2004-02-15 Homosexual Marriage and Civilization/text/1
A little dialogue from Lewis Carroll:"When I use a word," Humpty Dumpty said, in a rather scornful tone, "it means just what I choose it to mean – neither more nor less." "The question is," said Alice, "whether you can make words mean so many different things." "The question is," said Humpty Dumpty, "which is to be master – that's all."
The Massachusetts Supreme Court has not yet declared that "day" shall now be construed to include that which was formerly known as "night," but it might as well.
By declaring that homosexual couples are denied their constitutional rights by being forbidden to "marry," it is treading on the same ground.
Do you want to know whose constitutional rights are being violated? Everybody's. Because no constitution in the United States has ever granted the courts the right to make vast, sweeping changes in the law to reform society.
Regardless of their opinion of homosexual "marriage," every American who believes in democracy should be outraged that any court should take it upon itself to dictate such a social innovation without recourse to democratic process.
And we all know the course this thing will follow. Anyone who opposes this edict will be branded a bigot; any schoolchild who questions the legitimacy of homosexual marriage will be expelled for "hate speech." The fanatical Left will insist that anyone who upholds the fundamental meaning that marriage has always had, everywhere, until this generation, is a "homophobe" and therefore mentally ill.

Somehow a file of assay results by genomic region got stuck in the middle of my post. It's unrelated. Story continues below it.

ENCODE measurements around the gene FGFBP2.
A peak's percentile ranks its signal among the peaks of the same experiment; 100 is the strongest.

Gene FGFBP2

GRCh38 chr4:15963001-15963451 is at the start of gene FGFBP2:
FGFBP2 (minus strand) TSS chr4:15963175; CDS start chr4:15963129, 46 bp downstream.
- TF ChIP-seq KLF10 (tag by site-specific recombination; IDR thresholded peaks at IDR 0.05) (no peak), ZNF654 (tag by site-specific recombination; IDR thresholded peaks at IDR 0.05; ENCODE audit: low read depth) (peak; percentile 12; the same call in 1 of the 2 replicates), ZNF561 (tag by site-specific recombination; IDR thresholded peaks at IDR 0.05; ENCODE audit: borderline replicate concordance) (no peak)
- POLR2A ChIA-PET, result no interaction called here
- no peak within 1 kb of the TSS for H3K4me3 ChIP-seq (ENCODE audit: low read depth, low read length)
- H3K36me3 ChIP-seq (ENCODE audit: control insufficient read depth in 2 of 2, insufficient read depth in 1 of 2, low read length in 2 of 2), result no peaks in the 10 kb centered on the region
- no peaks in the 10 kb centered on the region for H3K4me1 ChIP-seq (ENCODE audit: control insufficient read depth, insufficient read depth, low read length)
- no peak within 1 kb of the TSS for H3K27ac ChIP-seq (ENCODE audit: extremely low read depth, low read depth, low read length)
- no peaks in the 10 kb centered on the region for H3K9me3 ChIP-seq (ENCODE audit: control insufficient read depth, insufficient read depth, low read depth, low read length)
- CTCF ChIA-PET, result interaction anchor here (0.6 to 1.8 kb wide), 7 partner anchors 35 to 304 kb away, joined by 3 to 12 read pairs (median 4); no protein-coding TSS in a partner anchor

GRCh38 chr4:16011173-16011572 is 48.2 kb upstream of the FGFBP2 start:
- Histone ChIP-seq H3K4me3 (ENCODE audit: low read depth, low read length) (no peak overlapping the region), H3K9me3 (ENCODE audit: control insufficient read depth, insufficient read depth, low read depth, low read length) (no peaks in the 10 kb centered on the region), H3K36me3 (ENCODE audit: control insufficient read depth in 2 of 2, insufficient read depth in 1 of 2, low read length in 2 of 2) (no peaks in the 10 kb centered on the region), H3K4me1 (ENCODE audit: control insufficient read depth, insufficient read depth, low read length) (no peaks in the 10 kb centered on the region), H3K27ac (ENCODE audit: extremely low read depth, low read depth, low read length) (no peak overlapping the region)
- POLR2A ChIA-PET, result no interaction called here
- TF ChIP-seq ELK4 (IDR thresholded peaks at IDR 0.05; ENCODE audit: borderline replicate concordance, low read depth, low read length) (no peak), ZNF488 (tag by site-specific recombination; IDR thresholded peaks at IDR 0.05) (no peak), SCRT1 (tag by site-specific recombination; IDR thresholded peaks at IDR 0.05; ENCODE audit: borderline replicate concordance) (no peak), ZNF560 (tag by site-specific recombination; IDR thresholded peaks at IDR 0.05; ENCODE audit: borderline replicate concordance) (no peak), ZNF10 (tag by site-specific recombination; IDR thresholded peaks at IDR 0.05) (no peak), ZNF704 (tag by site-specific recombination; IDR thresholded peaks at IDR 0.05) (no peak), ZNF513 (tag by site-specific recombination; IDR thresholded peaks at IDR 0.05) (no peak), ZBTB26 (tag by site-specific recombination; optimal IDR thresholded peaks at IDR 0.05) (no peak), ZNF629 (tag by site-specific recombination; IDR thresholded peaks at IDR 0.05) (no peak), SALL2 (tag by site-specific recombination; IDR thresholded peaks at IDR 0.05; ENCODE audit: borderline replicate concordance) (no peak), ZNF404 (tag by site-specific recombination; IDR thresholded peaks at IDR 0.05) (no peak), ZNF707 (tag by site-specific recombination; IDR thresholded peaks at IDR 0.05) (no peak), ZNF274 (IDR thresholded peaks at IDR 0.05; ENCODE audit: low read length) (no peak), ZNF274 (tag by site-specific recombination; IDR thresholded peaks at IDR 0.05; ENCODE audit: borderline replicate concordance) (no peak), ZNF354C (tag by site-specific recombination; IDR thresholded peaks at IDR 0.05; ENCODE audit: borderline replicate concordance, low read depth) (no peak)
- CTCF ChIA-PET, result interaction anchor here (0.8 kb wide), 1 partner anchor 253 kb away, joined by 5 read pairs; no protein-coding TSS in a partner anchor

Which is the modern Jacobin equivalent of crying, "Off with their heads!"
We will once again be performing a potentially devastating social experiment on ourselves without any attempt to predict the consequences and find out if the American people actually want them.
But anyone who has any understanding of how America -- or any civilization -- works, of the forces already at play, will realize that this new diktat of the courts will not have any of the intended effects, while the unintended effects are likely to be devastating.
- Allowing homosexuals to "marry" would:
- change the definition of "marry"
- represent a sweeping change to (American) society
- not be supported by the Constitution
- be yet another potentially devastating social experiment
- ...without any prior examination of the possible effects
- ...without any attempt to determine if American citizens want whatever effects seem likely
- "The Left" is trying to make this happen against the will of the American citizenry